In "Emigracijos prognoze siu metu pabaigai - 90 tukst. isvykusiuju" (Emigration forecast for end of year - 90,000 emigrants), which was written in September 2010, the scale of emigration is looked into.  According to data from the government, 58,328 people declared their emigration between 1 January 2010 and 31 August 2010.  The article goes on to say, however, that the data concerning the amount of people leaving is being warped by a new law requiring inhabitants to pay monthly premiums into the government-run health system.  Because of that law, many more people were registering the fact that they had left the country, and many of those had been abroad for a significant amount of time.

Dainius Paukste, vice director at the Department of Migration, stated that the image of Lithuania was being formed by emigrants.  "The people leaving our country, whether we like it or not, help to form an image for the world that Lithuania is a country of unhappy people.  This advertisement seems free now (though everyone knows that the only free cheese is moldy cheese), but in the future we may get a horrible bill for it", he said.

"Demografine katastrofa: Lietuvoje jau nera ne 3 mln zmoniu" (Demographic catastrophe: no longer 3 million people in Lithuania), was written on 9 May 2011, right after the recent census was completed.  Preliminary data suggested that there were no longer 3 million people in Lithuania, but additional data has led the Department of Statistics to report that there are just over 3 million.  There's actually little information in the article but there is a video accompanying the article that contains several interesting facts.  It is stated that when Lithuania regained independence about 20 years ago there were 3.7 million inhabitants.  According to the most optimistic forecasts now, by 2050 there will be only 2.5 million people.  Prof Stankuniene, a demographer, states that the problem is threefold, with the increasing mortality rate and decreasing birth rate adding to the problems caused by runaway emigration.  In the past, I've heard her say that the biggest problems were actually the mortality and birth rate.

Over the past several months, I've also read several other articles talking about this problem.  Besides facts and figures, the authors usually discuss why so many people are leaving, what can be done about the problem, and why the government is doing so little (or nothing) to combat the problem.  After all, population has decreased about 19 per cent (the same as if 62.3 million US citizens left the U.S.A.).  And best case scenario, another 16.7 per cent of the population will disappear.  You would think that supporting families, creating jobs, and improving healthcare would be priorities for the government.  They aren't, though.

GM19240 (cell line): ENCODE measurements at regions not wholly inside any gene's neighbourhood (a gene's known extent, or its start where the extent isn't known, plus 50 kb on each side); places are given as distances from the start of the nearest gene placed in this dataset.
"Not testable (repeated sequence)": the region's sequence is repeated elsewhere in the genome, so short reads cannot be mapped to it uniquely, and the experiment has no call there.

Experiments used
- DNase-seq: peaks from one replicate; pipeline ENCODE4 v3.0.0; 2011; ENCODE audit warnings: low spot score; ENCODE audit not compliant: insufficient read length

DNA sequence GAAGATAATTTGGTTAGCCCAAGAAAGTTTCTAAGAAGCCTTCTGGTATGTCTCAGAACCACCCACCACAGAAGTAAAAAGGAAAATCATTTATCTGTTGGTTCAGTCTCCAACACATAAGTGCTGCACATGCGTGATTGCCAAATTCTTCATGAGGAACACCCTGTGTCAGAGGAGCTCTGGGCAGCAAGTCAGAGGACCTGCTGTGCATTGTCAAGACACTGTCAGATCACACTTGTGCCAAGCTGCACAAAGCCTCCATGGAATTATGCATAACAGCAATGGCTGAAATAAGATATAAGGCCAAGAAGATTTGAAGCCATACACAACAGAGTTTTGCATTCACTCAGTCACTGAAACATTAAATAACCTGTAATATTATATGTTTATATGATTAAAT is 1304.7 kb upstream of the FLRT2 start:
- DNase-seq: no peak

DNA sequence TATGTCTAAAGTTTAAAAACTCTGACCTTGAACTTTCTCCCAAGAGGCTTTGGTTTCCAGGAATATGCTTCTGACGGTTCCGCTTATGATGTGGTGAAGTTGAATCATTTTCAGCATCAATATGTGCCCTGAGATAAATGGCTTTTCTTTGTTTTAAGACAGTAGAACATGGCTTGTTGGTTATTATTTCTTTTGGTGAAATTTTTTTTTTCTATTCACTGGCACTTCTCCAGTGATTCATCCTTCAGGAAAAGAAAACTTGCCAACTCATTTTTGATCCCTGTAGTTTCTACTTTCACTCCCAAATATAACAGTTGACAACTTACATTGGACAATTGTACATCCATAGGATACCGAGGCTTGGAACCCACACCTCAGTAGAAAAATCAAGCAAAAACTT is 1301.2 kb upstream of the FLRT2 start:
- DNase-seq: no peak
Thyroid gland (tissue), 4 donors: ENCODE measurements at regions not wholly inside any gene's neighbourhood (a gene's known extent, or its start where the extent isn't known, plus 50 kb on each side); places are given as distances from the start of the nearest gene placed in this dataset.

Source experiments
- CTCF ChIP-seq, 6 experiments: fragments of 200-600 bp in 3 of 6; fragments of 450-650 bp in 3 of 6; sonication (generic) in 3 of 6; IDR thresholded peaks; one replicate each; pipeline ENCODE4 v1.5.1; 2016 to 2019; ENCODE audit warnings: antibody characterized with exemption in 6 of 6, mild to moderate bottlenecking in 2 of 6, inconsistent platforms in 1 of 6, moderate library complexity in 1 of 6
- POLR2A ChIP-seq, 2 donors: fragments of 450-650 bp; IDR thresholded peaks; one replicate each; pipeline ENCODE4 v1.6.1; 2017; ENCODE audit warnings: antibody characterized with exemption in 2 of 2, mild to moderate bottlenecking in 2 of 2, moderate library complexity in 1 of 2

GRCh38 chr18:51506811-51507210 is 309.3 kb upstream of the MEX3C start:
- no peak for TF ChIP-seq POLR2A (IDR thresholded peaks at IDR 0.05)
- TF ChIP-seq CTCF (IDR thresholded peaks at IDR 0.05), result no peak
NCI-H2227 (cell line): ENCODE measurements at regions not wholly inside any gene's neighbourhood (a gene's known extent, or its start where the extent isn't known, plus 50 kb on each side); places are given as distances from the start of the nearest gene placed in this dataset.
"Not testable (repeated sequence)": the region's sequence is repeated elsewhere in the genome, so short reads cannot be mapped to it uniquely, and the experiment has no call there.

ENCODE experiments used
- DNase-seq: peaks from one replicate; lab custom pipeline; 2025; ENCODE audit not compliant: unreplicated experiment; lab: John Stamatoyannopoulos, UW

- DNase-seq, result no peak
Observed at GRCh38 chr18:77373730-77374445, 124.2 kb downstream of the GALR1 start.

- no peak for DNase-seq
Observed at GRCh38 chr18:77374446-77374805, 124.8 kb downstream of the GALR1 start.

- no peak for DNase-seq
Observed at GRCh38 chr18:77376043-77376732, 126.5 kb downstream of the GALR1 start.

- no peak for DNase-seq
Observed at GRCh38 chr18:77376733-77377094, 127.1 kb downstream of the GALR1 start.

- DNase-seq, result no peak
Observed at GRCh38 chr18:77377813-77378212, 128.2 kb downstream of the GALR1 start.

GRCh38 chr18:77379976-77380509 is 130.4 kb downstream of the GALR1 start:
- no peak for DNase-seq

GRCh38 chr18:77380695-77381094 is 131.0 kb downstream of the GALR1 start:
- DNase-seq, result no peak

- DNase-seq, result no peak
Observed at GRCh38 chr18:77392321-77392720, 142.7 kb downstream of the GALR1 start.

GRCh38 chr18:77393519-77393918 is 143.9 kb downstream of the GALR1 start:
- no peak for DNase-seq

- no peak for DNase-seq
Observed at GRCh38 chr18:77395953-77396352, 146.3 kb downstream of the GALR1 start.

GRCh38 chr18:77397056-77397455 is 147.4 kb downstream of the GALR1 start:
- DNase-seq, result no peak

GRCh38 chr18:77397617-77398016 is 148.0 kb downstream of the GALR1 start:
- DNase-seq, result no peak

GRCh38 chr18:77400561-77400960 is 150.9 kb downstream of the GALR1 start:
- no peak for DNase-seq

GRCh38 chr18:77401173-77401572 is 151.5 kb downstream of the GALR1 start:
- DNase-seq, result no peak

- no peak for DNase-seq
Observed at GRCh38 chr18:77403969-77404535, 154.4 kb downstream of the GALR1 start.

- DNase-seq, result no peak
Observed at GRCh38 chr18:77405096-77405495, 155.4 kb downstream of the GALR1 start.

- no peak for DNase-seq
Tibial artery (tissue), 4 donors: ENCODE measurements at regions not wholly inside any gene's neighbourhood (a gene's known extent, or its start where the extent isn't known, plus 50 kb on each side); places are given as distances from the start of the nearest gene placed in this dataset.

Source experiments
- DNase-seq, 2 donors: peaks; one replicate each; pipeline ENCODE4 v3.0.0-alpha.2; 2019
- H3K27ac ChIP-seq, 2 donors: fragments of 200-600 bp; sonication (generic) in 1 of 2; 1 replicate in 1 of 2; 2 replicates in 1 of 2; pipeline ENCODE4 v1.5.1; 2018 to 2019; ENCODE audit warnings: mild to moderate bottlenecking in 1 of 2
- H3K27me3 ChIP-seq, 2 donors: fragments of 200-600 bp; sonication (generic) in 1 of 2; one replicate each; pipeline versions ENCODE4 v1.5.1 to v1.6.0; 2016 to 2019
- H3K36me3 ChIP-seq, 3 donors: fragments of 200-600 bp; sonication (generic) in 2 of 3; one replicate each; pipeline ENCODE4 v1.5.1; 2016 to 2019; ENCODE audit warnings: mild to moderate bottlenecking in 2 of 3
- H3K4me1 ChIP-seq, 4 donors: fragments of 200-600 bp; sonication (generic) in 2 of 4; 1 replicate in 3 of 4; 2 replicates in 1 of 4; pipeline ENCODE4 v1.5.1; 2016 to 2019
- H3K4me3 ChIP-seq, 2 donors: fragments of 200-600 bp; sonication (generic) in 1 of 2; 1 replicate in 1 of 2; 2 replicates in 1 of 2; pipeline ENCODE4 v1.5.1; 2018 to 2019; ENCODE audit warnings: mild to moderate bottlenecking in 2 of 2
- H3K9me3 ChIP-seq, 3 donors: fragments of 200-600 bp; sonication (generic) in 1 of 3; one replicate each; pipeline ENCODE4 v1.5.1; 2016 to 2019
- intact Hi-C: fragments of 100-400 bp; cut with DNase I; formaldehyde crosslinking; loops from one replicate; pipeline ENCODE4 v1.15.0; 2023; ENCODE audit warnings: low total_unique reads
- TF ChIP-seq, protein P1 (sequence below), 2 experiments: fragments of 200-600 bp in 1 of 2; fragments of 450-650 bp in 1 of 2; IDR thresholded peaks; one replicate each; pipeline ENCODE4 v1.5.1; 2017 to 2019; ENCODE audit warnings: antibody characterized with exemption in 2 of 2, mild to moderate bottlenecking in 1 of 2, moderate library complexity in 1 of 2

If things go on as they are, Lithuania will certainly disappear as a political entity in the future.  Possible ways to fix things would be a balanced policy of immigration, liberalising labour laws to attract blue-collar workers, and providing more support for education and research and development to attract the brains to help move the country forward in those spheres.  I've read that Lithuania has the strictest immigration laws in the EU.  From my personal experience with the government/Department of Migration here, I've never felt welcome.  I've heard the same story from friends from other countries.  Now that Lithuania is a member of the EU, things have changed for citizens of other EU countries.  If you're not from the EU, however, things have actually got worse.  And to all that can be added the propensity that many Lithuanians have for being racist/xenophobic.  In my experience, the foreigners who live here, especially those with families, tend to be better "citizens" than the majority of Lithuanians.  Unless the government begins to make us feel welcome and safe and protected by the law, many of us will eventually leave the country and take our children.  I know that I consider it my duty to make sure that my children will be able to leave Lithuania when they are old enough.